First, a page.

• The Gene Drive Dilemma: We Can Alter Entire Species, But Should We?

    The New York Times | January 8, 2020

    Qutoed: LAs Alta Charo, a professor of law and bioethics at the University of Wisconsin, Madison, says of our genetic-engineering capability, “At a very instinctive level, there’s a sense that these are things humans are not supposed to be doing.”

    Quoted: Playing to fears around worst-case scenarios can be a powerful tactic. Dietram Scheufele, who studies scientific and political communication at the University of Wisconsin, Madison, says that scientists are generally much worse than activist groups at shaping public opinion, in part because they tend to rely on logical reasoning and facts, while activist groups are more likely to tap into unconscious values and emotions — like using the term “Frankenfoods” to describe G.M.O.s.

  • Why We Need Real Food & Real Jobs In American Public Schools

    KALW | January 7, 2020

    Guests: Jennifer E. Gaddis, assistant professor of Civil Society and Community Studies at the University of Wisconsin-Madison & author of The Labor of Lunch: Why We Need Real Food and Real Jobs in American Public Schools

  • Wisconsin Loses 10 Percent Of State’s Dairy Herds As Fallout From Low Milk Prices Continues

    Wisconsin Public Radio | January 7, 2020

    Mark Stephenson, director of dairy policy analysis for the University of Wisconsin-Madison, said Wisconsin usually sees a 4 percent decline in herd numbers each year. But the prolonged period of low milk prices from 2014 to 2019 have forced many farms to sell their herds.

  • Climate change is playing havoc with Mexico’s monarch butterfly migration

    The Washington Post | January 6, 2020

    Quoted: “The question we’re asking is ‘Can one of the world’s most adaptive insects adapt to climate change?’” asked Karen Oberhauser, who studies the species at the University of Wisconsin. “We are changing the conditions and just waiting to see.”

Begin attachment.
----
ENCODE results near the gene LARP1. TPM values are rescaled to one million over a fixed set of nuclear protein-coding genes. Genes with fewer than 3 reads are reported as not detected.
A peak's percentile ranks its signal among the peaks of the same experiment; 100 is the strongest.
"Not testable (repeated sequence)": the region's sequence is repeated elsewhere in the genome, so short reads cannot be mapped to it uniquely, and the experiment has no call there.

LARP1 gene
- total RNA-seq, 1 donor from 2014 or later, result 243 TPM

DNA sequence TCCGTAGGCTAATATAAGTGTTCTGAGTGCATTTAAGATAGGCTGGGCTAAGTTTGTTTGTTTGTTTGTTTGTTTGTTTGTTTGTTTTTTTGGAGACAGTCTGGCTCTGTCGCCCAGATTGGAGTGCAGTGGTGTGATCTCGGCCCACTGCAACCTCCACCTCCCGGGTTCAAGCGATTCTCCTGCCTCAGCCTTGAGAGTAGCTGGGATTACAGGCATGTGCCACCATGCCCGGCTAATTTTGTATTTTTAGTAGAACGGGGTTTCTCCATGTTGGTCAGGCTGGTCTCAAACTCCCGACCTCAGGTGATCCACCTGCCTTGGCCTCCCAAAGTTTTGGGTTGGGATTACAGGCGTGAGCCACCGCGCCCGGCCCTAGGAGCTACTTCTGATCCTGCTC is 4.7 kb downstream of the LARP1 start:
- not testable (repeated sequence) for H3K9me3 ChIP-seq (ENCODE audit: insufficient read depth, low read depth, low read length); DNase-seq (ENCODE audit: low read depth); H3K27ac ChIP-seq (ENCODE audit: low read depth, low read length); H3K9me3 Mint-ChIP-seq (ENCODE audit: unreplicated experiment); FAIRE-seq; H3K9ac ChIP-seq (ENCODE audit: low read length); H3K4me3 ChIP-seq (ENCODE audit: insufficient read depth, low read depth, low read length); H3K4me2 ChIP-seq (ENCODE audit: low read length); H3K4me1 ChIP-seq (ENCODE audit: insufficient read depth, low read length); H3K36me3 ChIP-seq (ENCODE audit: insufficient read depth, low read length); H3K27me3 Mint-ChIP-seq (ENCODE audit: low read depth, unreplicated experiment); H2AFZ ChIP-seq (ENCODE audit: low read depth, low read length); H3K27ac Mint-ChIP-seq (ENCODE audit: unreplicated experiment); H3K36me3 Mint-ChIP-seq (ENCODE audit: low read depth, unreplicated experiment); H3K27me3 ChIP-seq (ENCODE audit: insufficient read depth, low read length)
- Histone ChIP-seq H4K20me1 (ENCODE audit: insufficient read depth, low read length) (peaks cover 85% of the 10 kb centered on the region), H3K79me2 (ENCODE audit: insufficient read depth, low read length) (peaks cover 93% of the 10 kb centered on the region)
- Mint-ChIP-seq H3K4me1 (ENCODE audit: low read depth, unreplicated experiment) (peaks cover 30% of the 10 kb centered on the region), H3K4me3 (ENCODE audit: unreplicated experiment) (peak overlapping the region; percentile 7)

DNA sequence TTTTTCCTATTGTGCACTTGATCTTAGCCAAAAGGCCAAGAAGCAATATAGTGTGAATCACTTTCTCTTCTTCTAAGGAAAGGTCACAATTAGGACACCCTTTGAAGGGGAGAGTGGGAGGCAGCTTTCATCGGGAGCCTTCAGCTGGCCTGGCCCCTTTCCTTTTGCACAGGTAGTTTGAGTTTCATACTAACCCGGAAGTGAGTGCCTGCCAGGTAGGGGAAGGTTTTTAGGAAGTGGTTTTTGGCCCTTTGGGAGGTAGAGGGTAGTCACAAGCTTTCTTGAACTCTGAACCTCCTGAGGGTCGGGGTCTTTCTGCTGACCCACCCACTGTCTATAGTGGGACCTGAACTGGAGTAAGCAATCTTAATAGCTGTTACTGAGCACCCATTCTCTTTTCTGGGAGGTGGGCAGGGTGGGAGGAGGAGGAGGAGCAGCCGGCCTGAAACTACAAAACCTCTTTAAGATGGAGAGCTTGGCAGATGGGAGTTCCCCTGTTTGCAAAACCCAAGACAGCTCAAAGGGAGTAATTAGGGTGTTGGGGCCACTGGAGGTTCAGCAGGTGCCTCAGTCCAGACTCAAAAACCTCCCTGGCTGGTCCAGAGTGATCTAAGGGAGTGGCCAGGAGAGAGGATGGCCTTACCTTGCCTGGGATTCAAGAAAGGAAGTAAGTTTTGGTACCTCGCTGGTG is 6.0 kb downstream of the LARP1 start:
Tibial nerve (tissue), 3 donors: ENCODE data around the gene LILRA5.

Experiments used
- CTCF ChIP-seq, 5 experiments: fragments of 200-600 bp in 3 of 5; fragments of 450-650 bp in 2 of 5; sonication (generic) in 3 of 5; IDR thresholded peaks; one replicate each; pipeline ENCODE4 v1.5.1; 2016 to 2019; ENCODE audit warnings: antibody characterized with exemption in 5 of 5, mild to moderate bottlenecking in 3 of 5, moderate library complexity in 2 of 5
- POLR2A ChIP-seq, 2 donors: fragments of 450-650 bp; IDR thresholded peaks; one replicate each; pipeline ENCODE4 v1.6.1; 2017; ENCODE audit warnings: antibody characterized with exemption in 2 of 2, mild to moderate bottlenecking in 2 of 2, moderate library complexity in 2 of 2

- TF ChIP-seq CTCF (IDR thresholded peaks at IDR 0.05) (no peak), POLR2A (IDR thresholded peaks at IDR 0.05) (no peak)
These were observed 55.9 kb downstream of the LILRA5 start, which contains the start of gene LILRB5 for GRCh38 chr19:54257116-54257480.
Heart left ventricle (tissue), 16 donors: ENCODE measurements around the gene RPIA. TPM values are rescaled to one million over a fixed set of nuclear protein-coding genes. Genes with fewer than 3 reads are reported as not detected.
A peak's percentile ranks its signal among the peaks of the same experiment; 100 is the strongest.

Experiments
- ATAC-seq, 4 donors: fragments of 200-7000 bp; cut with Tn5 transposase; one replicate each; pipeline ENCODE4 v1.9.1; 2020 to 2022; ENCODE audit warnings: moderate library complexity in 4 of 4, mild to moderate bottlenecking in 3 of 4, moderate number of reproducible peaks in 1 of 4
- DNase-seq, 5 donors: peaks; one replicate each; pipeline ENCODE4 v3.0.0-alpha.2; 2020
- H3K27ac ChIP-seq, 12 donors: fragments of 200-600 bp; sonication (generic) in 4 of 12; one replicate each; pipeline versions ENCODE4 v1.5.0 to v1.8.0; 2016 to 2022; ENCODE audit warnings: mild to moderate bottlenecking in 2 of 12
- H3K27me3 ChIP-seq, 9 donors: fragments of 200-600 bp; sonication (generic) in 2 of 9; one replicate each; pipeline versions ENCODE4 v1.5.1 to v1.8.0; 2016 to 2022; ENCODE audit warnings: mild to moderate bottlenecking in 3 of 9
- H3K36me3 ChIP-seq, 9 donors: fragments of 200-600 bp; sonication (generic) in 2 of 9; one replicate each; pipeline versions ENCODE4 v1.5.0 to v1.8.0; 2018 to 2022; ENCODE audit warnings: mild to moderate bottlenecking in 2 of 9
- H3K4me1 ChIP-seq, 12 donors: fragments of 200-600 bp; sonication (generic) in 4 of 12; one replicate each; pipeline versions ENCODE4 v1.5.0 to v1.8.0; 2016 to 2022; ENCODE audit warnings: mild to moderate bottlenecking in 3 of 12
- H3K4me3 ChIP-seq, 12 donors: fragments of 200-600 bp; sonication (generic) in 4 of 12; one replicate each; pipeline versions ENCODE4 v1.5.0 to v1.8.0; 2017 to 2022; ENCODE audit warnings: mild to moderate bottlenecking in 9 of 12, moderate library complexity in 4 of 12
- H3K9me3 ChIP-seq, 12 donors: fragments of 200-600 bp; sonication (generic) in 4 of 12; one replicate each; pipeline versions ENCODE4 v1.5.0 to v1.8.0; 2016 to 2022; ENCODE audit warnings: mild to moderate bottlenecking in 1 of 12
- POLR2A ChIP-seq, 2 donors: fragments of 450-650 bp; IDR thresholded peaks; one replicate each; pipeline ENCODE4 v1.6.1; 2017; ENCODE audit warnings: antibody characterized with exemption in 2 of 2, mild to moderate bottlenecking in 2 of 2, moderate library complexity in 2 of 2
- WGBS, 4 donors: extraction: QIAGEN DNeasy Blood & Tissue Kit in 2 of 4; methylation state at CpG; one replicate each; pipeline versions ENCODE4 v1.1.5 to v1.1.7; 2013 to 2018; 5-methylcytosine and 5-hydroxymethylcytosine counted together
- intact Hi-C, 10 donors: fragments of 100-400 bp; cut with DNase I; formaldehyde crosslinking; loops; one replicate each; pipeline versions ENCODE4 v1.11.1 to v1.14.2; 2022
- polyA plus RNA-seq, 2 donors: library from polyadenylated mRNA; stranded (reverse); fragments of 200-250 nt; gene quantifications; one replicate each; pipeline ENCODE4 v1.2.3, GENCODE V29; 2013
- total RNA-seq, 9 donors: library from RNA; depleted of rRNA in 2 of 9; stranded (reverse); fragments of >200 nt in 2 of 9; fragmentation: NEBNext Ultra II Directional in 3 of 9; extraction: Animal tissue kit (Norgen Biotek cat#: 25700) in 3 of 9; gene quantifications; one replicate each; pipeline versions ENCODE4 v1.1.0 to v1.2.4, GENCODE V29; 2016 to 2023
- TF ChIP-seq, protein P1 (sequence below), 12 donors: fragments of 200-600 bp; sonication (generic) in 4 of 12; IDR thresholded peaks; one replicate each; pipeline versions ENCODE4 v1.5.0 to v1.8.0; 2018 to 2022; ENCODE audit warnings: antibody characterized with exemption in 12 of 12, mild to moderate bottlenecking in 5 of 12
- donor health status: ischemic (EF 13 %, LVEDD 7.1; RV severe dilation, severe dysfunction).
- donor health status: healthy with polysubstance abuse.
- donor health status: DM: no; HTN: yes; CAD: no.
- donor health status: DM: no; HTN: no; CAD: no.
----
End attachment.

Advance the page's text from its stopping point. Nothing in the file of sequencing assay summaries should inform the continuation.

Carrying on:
• From service to science: NIH shifts focus of mentoring network aimed at boosting grantee diversity

    Science | January 3, 2020

    Quoted: “A growing body of evidence exists about how to create and sustain successful and inclusive mentoring relationships,” says Angela Byars-Winston, a professor of medicine at the University of Wisconsin (UW), Madison, and chair of the committee that wrote the report. “We hope our report can catalyze [the] use of that evidence.”

  • How do you make walking easier for a 2-legged dog? Ask UW-Madison engineers for help

    Wisconsin State Journal | January 3, 2020

    The assignment for a group of UW-Madison students: Find a way for this two-legged dog to walk more easily.

  • How to forgive someone who has hurt you—and why you should

    Popular Science | January 2, 2020

    Robert Enright, a professor of psychology at the University of Wisconsin-Madison School of Education who has studied forgiveness extensively, says he understands the concern. But he feels the issue is actually a semantic one.

  • Cartoonist and ‘Genius Grant’ recipient Lynda Barry on the scariness of creativity

    The Globe and Mail | January 2, 2020

    “When kids draw,” Lynda Barry says, “there’s almost always a story that comes with their drawing.” That childlike Eden, where words and pictures arrive in tandem, is a place that the cartoonist and associate professor at the University of Wisconsin-Madison is constantly trying to rediscover.

  • Heavy road salt use a growing problem, scientists say

    USA Today | December 30, 2019

    Quoted: Given the amount of salt used on roads, that’s a real problem, according to Hilary Dugan, a professor of integrative biology at the University of Wisconsin-Madison. A 2017 study by her team found that nearly half of the 284 freshwater lakes in their sample in the Northeast and Midwest had undergone “long-term salinization.” One in 10 of them reached a threshold where scientists worry about impacts on aquatic life.

  • Fathers should be screened for postpartum blues, too

    Reuters | December 27, 2019

    Quoted: “Depression among new dads is a problem that too often gets overlooked,” lead author Tova Walsh, an assistant professor of social work at the University of Wisconsin-Madison, told Reuters Health.